Antique dealers: yes, they do work on the not-very-vintage interweb, but a lot still have touriste-trappe ye olde shoppes, too.
They often have panel and Luton vans at the very least for shifting stuff, but I love the idea of something more bijou for a 1970s-style amateur dabbler with an estate car or something that won’t take a four-poster bed but is rather cool. It has to be a Volvo V70, and there are so many wonderful flavours to choose from.
Going back to the 2000-2007 era still makes sense. This V70 still looks great and can have kiddie- friendly rear seats in the boot, but mostly it’s a proper load-lugger, with its posh carpeted cargo bay. Note that it got something of a revamp in 2004.
Its engines are very tough, whether diesel or petrol. There’s a Flexifuel, too, but finding E85 is hard now. The 2.4 petrol and 2.4 diesel are the ones to get, with 50mpg-plus potential.
It’s the suspension bushes that can go, broken throttle bodies could leave you stranded and, at this age, beware of MOT-failure-level rot.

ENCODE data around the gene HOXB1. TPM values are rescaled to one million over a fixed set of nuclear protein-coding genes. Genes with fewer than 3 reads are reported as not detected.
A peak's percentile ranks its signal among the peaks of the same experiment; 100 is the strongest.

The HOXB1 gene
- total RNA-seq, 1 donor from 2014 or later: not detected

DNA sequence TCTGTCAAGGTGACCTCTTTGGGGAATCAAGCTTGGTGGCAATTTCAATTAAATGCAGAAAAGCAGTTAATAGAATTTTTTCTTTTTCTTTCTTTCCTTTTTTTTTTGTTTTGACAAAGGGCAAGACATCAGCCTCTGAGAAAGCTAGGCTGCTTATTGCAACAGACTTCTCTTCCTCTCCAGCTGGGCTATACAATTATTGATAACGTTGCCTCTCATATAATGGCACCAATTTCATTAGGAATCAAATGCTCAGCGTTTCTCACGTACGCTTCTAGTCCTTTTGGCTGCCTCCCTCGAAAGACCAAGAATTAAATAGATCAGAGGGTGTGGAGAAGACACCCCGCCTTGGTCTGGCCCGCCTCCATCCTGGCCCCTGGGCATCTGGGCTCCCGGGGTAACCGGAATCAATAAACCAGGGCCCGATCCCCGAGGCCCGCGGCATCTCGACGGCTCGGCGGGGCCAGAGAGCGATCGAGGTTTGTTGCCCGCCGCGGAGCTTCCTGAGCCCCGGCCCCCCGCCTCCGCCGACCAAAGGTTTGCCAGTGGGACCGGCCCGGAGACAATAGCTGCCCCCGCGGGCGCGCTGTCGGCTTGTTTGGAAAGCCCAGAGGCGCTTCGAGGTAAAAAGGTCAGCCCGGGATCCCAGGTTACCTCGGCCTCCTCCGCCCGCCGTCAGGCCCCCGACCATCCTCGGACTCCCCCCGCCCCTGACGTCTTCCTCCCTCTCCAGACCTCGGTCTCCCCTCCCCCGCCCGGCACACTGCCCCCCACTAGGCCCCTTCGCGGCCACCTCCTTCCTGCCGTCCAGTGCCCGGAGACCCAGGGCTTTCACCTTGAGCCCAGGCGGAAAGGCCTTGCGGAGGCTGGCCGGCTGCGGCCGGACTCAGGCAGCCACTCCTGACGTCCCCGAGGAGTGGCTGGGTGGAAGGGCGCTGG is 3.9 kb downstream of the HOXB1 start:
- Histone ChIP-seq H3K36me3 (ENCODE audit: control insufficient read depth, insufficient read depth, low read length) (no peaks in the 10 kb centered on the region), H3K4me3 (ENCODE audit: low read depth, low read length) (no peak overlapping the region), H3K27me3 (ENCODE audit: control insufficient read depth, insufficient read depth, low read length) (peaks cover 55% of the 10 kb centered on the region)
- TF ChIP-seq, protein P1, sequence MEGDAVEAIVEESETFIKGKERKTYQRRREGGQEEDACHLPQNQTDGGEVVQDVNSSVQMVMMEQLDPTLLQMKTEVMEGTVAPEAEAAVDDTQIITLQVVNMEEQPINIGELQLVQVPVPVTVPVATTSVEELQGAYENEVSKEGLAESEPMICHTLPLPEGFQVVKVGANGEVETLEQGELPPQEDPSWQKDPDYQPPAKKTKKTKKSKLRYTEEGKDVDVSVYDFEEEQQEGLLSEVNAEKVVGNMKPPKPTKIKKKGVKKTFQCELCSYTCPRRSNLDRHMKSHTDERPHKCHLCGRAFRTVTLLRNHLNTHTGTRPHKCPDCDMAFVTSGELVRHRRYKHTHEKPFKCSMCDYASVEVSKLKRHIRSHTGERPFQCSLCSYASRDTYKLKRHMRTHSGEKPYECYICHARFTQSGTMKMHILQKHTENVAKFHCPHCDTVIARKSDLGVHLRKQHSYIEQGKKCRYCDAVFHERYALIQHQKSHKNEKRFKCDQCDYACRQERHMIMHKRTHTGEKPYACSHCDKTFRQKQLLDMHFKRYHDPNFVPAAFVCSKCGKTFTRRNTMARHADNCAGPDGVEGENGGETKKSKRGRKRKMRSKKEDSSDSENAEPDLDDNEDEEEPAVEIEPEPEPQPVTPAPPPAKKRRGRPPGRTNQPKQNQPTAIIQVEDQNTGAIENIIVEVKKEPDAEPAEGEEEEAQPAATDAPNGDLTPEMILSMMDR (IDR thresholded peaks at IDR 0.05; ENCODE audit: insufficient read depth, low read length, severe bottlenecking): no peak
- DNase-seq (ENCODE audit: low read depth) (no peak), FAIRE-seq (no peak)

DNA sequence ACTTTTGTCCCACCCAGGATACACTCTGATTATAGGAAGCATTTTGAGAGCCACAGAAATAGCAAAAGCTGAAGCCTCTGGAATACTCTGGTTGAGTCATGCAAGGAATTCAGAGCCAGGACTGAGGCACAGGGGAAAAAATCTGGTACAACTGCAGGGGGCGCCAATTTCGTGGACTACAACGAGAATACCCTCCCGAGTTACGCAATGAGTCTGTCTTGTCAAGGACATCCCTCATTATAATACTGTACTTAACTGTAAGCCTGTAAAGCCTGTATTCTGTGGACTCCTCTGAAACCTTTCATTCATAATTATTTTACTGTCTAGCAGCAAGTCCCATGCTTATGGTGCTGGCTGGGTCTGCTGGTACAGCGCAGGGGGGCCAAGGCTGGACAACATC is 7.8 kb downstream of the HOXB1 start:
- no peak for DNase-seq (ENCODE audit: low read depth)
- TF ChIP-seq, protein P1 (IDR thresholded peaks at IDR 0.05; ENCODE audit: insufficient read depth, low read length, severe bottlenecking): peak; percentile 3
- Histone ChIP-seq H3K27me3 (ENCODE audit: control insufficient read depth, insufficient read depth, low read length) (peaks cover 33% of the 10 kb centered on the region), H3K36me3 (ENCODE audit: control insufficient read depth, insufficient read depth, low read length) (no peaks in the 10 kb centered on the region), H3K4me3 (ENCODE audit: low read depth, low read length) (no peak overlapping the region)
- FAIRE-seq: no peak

The next-generation V70 (2007- 2012) had a bigger boot but slightly less overall seats-down space (1600 versus 1641 litres), but who’s actually measuring? There are lots of meaty engines to choose from, and the diesels remain the best if there are miles to be done. Petrols just soldier on forever, and the middle-order 2.0 and 2.5 units are best of the bunch.
This is the era to focus on, as Volvos are starting to get complicated, and on the whole they manage to avoid being too flaky in the mechanical and electrical departments.
Watch out for smoking and therefore worn turbos, suspension damage and serious wear and tear if there are too many previous owners.
2003 Volvo V70 2.5 R, 70,000 miles, £8995: For the antique dealer in a real hurry, how about 300bhp of grunty loveliness? This one is a dealer buy, with a decent warranty and very low miles in top condition.